Worm Breeder's Gazette 3(2): 34
These abstracts should not be cited in bibliographies. Material contained herein should be treated as personal communication and should be cited as such only with the consent of the author.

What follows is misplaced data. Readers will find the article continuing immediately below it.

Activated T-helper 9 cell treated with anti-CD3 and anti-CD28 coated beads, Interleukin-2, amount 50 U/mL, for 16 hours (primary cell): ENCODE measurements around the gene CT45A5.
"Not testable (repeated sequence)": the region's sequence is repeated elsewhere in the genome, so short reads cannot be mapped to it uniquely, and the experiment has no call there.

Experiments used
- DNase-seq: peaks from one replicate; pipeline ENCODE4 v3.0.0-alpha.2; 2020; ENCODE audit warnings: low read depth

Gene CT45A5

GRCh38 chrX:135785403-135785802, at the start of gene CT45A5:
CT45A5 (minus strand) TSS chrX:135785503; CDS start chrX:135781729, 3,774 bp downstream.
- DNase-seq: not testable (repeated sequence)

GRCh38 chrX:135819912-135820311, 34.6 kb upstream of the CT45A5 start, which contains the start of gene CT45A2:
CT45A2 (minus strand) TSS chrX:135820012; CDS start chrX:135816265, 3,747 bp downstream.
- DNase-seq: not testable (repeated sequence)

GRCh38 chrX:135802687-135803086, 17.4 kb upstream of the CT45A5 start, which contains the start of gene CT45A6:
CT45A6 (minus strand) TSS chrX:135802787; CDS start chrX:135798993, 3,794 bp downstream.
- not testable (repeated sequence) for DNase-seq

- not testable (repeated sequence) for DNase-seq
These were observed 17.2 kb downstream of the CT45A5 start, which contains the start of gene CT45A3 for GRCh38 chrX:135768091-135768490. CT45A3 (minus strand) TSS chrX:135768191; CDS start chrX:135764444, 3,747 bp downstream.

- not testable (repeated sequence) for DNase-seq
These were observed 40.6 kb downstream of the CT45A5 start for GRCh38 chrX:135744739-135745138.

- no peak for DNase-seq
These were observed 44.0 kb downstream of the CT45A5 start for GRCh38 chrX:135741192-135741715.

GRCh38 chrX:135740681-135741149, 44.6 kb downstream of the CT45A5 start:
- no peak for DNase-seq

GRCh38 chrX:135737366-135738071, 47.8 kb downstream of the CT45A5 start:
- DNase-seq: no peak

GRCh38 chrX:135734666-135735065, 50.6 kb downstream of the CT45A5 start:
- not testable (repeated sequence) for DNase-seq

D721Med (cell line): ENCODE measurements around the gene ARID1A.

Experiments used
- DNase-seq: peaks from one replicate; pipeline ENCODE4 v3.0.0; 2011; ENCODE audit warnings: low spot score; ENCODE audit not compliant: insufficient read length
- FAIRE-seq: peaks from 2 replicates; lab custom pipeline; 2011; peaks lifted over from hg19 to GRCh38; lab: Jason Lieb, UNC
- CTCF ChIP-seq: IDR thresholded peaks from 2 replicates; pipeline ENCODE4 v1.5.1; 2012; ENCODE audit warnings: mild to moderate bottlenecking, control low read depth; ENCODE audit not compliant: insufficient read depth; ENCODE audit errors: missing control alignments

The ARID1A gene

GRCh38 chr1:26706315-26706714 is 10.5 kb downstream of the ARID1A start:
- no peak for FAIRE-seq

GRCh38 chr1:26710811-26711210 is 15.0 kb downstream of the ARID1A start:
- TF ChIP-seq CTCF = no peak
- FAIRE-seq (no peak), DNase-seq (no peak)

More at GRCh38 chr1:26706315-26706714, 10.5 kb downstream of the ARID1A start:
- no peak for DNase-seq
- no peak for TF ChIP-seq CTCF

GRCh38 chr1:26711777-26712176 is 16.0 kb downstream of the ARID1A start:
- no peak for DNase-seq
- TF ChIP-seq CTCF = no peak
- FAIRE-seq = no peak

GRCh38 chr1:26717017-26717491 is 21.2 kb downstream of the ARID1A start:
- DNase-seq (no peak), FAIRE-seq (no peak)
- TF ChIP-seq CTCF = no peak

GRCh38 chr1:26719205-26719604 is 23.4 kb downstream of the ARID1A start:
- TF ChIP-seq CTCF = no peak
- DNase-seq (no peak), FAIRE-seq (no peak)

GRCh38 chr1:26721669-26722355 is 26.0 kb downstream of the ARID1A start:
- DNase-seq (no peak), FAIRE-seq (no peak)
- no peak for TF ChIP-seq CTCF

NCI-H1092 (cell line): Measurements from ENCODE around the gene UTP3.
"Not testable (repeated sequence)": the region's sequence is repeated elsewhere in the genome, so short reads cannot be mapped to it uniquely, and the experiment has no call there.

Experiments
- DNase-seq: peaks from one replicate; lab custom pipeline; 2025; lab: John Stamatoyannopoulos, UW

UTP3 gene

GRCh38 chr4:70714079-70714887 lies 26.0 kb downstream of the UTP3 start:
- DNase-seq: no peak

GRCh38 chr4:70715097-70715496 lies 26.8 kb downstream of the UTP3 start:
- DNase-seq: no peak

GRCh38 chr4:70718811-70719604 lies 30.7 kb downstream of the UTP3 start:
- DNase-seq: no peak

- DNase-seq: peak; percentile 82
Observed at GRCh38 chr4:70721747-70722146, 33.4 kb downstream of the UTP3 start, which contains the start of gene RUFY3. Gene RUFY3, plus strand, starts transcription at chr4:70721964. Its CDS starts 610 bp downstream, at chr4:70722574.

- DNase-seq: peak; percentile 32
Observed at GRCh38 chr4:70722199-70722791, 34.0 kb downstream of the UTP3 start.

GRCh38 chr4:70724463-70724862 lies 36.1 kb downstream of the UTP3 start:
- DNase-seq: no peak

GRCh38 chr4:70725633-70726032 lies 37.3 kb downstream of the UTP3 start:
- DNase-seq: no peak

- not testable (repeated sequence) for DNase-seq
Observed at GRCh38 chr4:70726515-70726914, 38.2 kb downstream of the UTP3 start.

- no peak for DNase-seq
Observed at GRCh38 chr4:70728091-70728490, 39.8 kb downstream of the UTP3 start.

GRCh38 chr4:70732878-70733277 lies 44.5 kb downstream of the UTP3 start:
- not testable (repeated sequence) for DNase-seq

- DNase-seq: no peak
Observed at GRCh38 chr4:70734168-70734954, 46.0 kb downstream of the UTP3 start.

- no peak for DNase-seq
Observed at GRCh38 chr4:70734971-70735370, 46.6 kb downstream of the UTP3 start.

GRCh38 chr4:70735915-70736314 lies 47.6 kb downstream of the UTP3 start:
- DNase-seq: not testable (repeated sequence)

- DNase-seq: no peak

During the past year we have initiated a study of the DNA of C. elegans with a number of long range objectives in mind. We would like to isolate the DNA from genetically defined regions of the genome in order to construct physical maps to go along with genetic maps. We would like to use isolated fragments of DNA as hybridization probes for studies of transcription. If the size of an isolated restriction fragment differs in two strains of the worm, e.g., Bristol and Bergerac, this size can be used as a phenotype to map the genetic location of the restriction fragment. In this way we hope to locate on the genetic map genes, such as the ribosomal genes, which can be physically isolated but in which mutations have not yet been identified. The size of restriction fragments can also be used as a sensitive method to search for changes in the primary structure of the DNA during development. Here we report our initial progress in these experiments. Isolation of nucleic acids We have found that worms can be completely dissolved and digested by proteinase K in 1% SDS at 65 C, allowing isolation of DNA of high molecular weight and poly-A-containing RNA which is active in an in vitro translation system. Worms, usually frozen in liquid N2 and ground with a mortar before melting, are taken up in .1M tris pH 8.5, . 05M EDTA, .2M NaCl, 1% SDS. (Freezing and grinding is probably not necessary.) Proteinase K (EM Laboratories, Inc.; available from Scientific Products) is added to 200 lambda/ml and the mixture is heated to 65 C for 15' with occasional gentle rocking to mix. During this time the mixture clears almost completely and all worm carcasses disappear. The highly viscous solution is then extracted three times with phenol and once with chloroform-isoamyl alcohol (24:1). DNA may be separated from RNA at this point by precipitating nucleic acids with ethanol and winding out the DNA. We further purify DNA from RNA by digestion with RNase followed by phenol extraction and ethanol precipitation. Unfortunately, worms, particularly adults, contain a particulate material (a polysaccharide?) which copurifies with DNA through organic extractions and ethanol precipitations. This material results in blue DNA solutions, and may be responsible for the indigestibility of some DNA preparations with restriction endonucleases. Much of this material can be removed by spinning the DNA solution at 20,000 rpm for half an hour, and we do this routinely. To obtain C. elegans DNA rigorously free of E. coli DNA, we allow hypochlorited eggs to hatch into M-9 buffer and then purify DNA from the hatched L1's. C. elegans ribosomal DNA DNA coding for 18s and 28s ribosomal RNA (rDNA) can be purified from the bulk of worm DNA as a high density (50% G+C) satellite on cesium chloride gradients (Sulston and Brenner, Genetics 77, 95-104, 1974). The ribosomal genes are tandemly repetitious, containing about 50 copies of each gene. Digestion of this rDNA-containing satellite with restriction endonucleases Bam HI or Sal I gives a single band, the ribosomal unit repeat of 6800 base pairs. The appearance of only one band indicates that the rDNA contains a rather homogeneous repeat, and is the only repetitive DNA in the satellite. This band hybridizes labelled ribosomal sequences at a level 50-100 fold greater than expected for a unique sequence. We have cloned the 6800 base pair Bam fragment thereby providing a probe for hybridization experiments. We have mapped a number of restriction sites within the ribosomal repeat unit. Total worm DNA is digested with the appropriate restriction enzyme(s), run on a 0.7% agarose gel and blotted onto nitrocellulose filter by the technique of Southern. The filter is hybridized to either iodinated 125I-rRNA or to nick-translated 32P- cloned rDNA to identify the restriction fragments containing rDNA. The restriction map is consistent with a homogeneous 6800 base pair unit repeat. Heterogeneous repeat units present in only one copy would not be seen in this analysis, but are currently being looked for. The approximate location of 18s and 28s genes and of spacer regions has been located on the map. Hybridization to Southern blots from heavily loaded gels of digested DNA show a few minor bands, which are presumably fragments from the ends of the tandem repeat, containing some overlap into non-ribosomal DNA. It is also possible that some minor bands are heterogeneous unit repeats. Cloning and characterization of these fragments is in progress. It is striking that the length of the unit repeat is smaller than that found in almost all other eukaryotes. This could be the result of small genes or of very short spacer regions. We have sized the C. elegans large and small rRNAs by electrophoresis of glyoxal-denatured RNA on agarose gels (McMaster and Carmichael, PNAS 74, 4835-4838, 1977) obtaining values of 1700 and 3350 nucleotides, smaller than other eukaryotic rRNAs. In an attempt to locate the ribosomal genes on the genetic map, and to study the inheritance of repetitive DNA, we have compared the restriction cutting patterns of N2 rDNA with those of other strains of C. elegans. Any difference in cutting pattern (most likely due to spacer differences) would be a phenotype, easily mappable. In a comparison of N2 with C. elegans var. Bergerac (J. Brun), rDNA cutting patterns were identical with each of 12 restriction enzymes used. Using several restriction enzymes, the rDNA cutting pattern was also the same with a strain of C. elegans isolated from the wild (D. Russel). rDNA from C. briggsae (B. Zuckerman) did give differences in restriction cutting patterns. The restriction map is similar to that of N2, although the unit repeat is 400 base pairs longer and a few cutting sites are added or deleted. Some fragments appear to be the same in both species. Unfortunately, attempts by us (as well as by Nigon and Dougherty, J. Exp. Zool. 112, 485-503, 1949) to cross C. elegans and C. briggsae have not succeeded. Work at establishing a genetic system for rDNA is continuing. Repeated sequences in C. elegans DNA Sulston and Brenner (Genetics 77, 95-104, 1974) have shown that the DNA of C. elegans contains repetitive components similar to those found in other eukaryotic organisms: namely, inverted repeats, highly repetitive sequences, moderately repetitive sequences, and uniclue sequences. We have undertaken the further characterization of these sequences. So far we have completed initial experiments on the inverted repeat sequences and the moderately repetitive sequences. Inverted repeats. We have studied inverted repeat sequences by electron microscopy and find them to be similar in every way to those found in other eukaryotic organisms. Inverted repeats are visualized by simply melting high molecular weight DNA and spreading it for electron microscopy using the formamide technique of Davis, Simon and Davidson (Methods in Embryology, Vol. XXI, p. 413, 1971). The inverted repeat sequences are then seen as double-stranded stems, or stems with loops at their end, sticking out from the largely single- stranded DNA. Of 37 inverted repeats visualized, those without terminal loops (78%) had stems with a number average length of 250 bp, and those with loops (22%) had stems with a number average length of 340 bp. The number average length of the loops was 800 bp. The inverted repeats appear to be located in clusters in the DNA. Clusters contain a few (3-6) inverted repeats separated by about a thousand base pairs, and clusters are separated from each other by 10 to more than 70 thousand base pairs of DNA containing no inverted repeats. Moderately repetitive sequences. Moderately repetitive sequences are sequences present in the range of 10 to 100 times in the genome. In most eukaryotic organisms about half of such sequences consist of short (300 bp) stretches of repetitive DNA surrounded by unique sequences, and a large fraction of the unique DNA is interspersed in this way, at about one thousand base pair intervals, with moderately repetitive sequences. A few organisms (Drosophila, Chironomous, honey bee, and Achyla--a water mold) lack these short, interspersed repetitive sequences. We have studied the interspersion pattern of repetitive DNA in C. elegans by reassociation kinetics and find that, like Drosophila and the others of the minority group, it appears to lack the highly interspersed component of repetitive DNA. We have compared the rate of reassociation of fragments averaging 300 (120-650) and 2000 (1000- 4000) base pairs in length, using hydroxyapatite binding to assay formation of double strands. DNA of L1's were used after labeling by nick-translation. For shearing, reassociation, and hydroxyapatite binding, the methods of Britten, Graham, and Neufeld (Methods in Enzymology, 29, 363, 1974) have been followed. Seventy-six percent of the 2000 base pair fragments reannealed at a rate expected for unique fragments of that length. This represents only a slight increase over the fraction of the 300 base pair fragments which carry repetitive DNA, an increase from 20% to 24%. This result is consistent with a lack of highly interspersed repetitive DNA. We are presently analyzing the length of moderately repetitive sequences by electron microscopy to determine whether any short repetitive sequences are present at all. Studies on cloned fragments of C. elegans DNA We have constructed a small clone bank of C. elegans restriction fragments. We have used the Bam restriction endonuclease and have inserted the fragments into the pBR313 driver plasmid. Recombinant DNA work with C. elegans DNA is at the P2-EK1 level. We will be happy to share recombinant plasmids. We are using the cloned fragments as hybridization probes to study restriction fragments in worm DNA. A restriction digest of whole- genome DNA is fractionated on an agarose gel and transferred to a millipore filter (a 'Southern transfer'). A plasmid containing a particular cloned fragment is then labeled by nick-translation and hybridized to the filter to reveal the fragments in the whole digest which carry sequences homologous to those of the cloned fragment. We have been analyzing the patterns produced in this way to answer a number of questions: 1. Are the patterns consistent with the arrangement of repetitive DNA determined by COT analysis; that is, do most fragments consist solely of unique sequences? 2. Are there any differences in the patterns given by germ-line and somatic-line DNAs? 3. Are there any differences in the patterns given by Bristol and Bergerac DNAs? These could be used for mapping. Are there any differences between C. elegans and C. briggsae patterns? 4. Can differences in these patterns be used to find cloned fragments that come from genetically defined regions, for example, from regions covered by deletions? By hybridizing 0.1 g of a plasmid nick-translated to more than 10+E7cpm/ g to a filter carrying a digest of a few micrograms of worm DNA we can detect unique fragments after an overnight exposure. We use flashed film and intensifying screens and expose the film at -70 C. We have found that hybridizations at low temperature (e.g., 32 C) in 50% formamide and without Denhardt's solution are convenient and work very well. Thirteen recombinant plasmids (with inserts ranging in size from 1, 000 to 18,000 base pairs) have been hybridized to filters carrying digests of DNA from N2 L4 hermaphrodites, N2 L1 hermaphrodites, Bergerac L1 hermaphrodites, and C. briggsae (mixed population). All hybridize to a fragment in N2 DNA equal in size to the cloned insert they carry, indicating that no rearrangements have taken place during cloning. Nine plasmids hybridize to several (up to 10) additional bands. Even most inserts of less than 2000 base pairs (5 out of 8) hybridize to more than one band. From the COT analysis described earlier we would expect 76% of such fragments to consist entirely of unique DNA. Whether these figures are inconsistent, and if so, why, remains to be seen. We have used L4 hermaphrodites as a source of 'germ line' DNA in these experiments. By comparing DNA from them to DNA from newly hatched L1's, which lack a gonad, we can search for restriction fragments present in the germ line but absent from the somatic line. No such fragments have been found; so far the L1 and L4 patterns are identical. We have also started to use DNA isolated from sperm nuclei (a gift from Michael Klass), which will allow a much more rigorous comparison of germ and somatic line sequences. (In addition we are hoping that a comparison of sperm and hermaphrodite DNAs will allow, by examining the relative intensities of bands, identification of fragments from the X-chromosome.) Comparison of the bands in Bergerac and Bristol DNA's shows that these DNAs are not identical. Five Bristol bands (including two of the cloned inserts) appear to have a different size in Bergerac; that is, they are missing in the Bergerac pattern and one new band is present. We would like to find out whether these differences are due to single base changes or to rearrangements. This degree of difference between these strains suggests that genetic mapping by restriction fragments is feasible. Comparison of the C. elegans patterns with those of C. briggsae shows (to our surprise) that these DNAs are highly diverged. None of the 13 cloned fragments is present unaltered in the briggsae genome, and in fact 9 hybridize to no fragment whatsoever in briggsae DNA. Since we expect (but have not checked) that the proteins of these ( almost indistinguishable) worms would be very similar, this raises the possibility that DNA sequences present in both species are coding sequences.